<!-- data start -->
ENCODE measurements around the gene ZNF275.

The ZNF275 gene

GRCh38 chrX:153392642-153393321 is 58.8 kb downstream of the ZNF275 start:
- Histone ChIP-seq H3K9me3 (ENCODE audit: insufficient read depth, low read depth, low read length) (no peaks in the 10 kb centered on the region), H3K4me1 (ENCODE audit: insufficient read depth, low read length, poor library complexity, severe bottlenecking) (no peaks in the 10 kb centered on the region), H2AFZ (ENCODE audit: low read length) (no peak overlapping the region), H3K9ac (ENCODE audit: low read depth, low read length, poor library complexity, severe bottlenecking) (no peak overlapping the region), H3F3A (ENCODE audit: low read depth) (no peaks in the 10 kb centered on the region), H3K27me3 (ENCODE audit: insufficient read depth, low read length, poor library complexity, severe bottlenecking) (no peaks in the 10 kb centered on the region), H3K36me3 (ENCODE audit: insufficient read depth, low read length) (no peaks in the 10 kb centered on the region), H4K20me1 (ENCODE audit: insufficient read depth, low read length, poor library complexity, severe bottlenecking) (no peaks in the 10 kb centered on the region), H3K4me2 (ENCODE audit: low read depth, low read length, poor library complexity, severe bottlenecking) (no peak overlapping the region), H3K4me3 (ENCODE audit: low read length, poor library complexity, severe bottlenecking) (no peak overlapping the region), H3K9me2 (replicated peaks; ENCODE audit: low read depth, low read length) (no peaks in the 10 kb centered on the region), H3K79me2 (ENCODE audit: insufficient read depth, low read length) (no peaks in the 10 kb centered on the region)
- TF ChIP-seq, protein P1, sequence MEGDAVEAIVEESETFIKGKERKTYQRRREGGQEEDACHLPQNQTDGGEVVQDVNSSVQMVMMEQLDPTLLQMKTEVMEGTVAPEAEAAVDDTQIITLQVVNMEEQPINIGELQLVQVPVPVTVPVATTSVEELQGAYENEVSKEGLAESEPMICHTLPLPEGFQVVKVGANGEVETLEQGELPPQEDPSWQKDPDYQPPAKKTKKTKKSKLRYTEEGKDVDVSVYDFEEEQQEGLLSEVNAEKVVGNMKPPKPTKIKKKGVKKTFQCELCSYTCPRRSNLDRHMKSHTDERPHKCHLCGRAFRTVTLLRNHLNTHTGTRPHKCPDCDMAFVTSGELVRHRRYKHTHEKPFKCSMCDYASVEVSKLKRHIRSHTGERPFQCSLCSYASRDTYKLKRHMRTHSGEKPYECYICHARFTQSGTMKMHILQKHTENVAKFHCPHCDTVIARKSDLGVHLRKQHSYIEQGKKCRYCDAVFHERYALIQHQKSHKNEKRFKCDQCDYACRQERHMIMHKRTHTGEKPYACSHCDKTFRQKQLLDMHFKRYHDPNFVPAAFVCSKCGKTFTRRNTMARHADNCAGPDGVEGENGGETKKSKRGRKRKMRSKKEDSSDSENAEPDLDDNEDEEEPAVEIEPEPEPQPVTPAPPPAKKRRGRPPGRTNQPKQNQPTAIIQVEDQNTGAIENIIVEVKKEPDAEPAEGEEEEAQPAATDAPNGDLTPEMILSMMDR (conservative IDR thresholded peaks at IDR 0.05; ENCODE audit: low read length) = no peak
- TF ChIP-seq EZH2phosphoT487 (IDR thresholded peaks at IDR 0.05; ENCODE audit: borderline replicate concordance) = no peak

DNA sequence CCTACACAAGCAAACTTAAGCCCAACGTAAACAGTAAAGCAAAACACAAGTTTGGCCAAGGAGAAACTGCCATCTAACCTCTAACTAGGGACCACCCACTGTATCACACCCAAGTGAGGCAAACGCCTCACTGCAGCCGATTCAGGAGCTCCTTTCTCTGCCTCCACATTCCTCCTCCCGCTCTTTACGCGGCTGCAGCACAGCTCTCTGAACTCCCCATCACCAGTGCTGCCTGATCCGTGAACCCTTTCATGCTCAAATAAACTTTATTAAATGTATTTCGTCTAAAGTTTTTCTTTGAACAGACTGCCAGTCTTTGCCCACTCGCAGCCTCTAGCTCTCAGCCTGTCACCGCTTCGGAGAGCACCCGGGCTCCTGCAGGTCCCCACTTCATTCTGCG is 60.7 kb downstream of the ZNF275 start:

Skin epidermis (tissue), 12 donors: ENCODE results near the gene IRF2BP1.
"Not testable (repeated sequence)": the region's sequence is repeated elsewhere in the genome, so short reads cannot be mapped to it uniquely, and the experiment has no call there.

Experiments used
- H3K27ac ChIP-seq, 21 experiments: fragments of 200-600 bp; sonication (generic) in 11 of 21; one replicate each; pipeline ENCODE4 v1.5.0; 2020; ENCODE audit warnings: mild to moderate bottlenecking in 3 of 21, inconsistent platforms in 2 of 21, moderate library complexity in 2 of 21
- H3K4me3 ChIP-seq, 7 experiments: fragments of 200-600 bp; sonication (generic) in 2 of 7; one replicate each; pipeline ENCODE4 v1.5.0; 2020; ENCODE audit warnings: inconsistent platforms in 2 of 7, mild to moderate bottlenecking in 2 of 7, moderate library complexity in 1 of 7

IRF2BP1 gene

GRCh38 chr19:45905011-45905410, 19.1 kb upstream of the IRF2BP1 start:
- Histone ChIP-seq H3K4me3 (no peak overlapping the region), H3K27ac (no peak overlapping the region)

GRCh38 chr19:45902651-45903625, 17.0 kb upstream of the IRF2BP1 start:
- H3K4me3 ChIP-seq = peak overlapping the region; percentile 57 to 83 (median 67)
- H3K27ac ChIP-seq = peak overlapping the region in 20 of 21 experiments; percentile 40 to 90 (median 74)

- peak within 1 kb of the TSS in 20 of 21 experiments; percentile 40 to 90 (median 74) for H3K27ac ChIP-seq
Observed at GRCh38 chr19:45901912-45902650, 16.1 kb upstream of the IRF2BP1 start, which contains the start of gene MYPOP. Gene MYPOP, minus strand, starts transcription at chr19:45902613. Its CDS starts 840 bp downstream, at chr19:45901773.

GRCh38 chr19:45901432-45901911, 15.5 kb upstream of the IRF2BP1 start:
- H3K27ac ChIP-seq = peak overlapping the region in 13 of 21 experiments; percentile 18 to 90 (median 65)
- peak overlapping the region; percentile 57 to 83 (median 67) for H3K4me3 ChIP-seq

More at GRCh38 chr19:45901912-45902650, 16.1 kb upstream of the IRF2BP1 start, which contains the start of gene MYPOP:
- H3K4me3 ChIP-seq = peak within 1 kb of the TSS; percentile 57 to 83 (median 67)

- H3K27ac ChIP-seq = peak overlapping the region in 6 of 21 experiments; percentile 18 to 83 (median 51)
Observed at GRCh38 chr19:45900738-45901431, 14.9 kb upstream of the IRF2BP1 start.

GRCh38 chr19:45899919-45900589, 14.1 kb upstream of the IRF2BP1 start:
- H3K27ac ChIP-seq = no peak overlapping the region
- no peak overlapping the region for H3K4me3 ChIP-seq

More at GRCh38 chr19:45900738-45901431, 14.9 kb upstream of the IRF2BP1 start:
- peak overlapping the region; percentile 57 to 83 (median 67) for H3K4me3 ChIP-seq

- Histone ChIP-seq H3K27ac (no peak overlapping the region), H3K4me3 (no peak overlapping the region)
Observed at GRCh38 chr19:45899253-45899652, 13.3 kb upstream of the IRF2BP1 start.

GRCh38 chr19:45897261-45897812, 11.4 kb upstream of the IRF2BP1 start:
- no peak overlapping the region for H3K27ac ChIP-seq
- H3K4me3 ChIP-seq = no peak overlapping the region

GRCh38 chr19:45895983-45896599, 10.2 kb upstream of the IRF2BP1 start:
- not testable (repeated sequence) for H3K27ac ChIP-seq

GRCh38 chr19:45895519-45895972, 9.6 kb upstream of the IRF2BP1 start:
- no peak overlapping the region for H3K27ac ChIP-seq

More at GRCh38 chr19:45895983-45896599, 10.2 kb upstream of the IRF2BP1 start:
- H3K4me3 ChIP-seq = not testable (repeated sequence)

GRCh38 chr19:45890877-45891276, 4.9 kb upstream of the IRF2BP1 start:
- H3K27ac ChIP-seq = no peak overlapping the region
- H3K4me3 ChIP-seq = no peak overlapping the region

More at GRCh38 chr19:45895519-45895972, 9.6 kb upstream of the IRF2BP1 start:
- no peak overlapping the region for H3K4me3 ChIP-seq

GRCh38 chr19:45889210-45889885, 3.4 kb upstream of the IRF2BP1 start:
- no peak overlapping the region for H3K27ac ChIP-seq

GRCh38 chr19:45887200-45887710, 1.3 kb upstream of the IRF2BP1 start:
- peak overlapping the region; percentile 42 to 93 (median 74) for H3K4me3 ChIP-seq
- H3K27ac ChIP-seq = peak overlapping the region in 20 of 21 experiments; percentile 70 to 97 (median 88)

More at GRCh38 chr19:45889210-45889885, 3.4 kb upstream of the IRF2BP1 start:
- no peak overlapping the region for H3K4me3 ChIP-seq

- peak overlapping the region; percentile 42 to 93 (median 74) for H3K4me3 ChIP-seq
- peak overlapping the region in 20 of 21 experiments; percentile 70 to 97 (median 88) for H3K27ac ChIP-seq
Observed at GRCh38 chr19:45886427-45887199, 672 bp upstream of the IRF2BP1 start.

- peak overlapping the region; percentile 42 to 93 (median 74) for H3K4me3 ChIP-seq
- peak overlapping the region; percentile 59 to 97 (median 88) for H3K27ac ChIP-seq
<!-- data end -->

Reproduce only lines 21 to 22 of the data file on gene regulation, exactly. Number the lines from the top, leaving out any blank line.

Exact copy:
GRCh38 chr19:45901432-45901911, 15.5 kb upstream of the IRF2BP1 start:
- H3K27ac ChIP-seq = peak overlapping the region in 13 of 21 experiments; percentile 18 to 90 (median 65)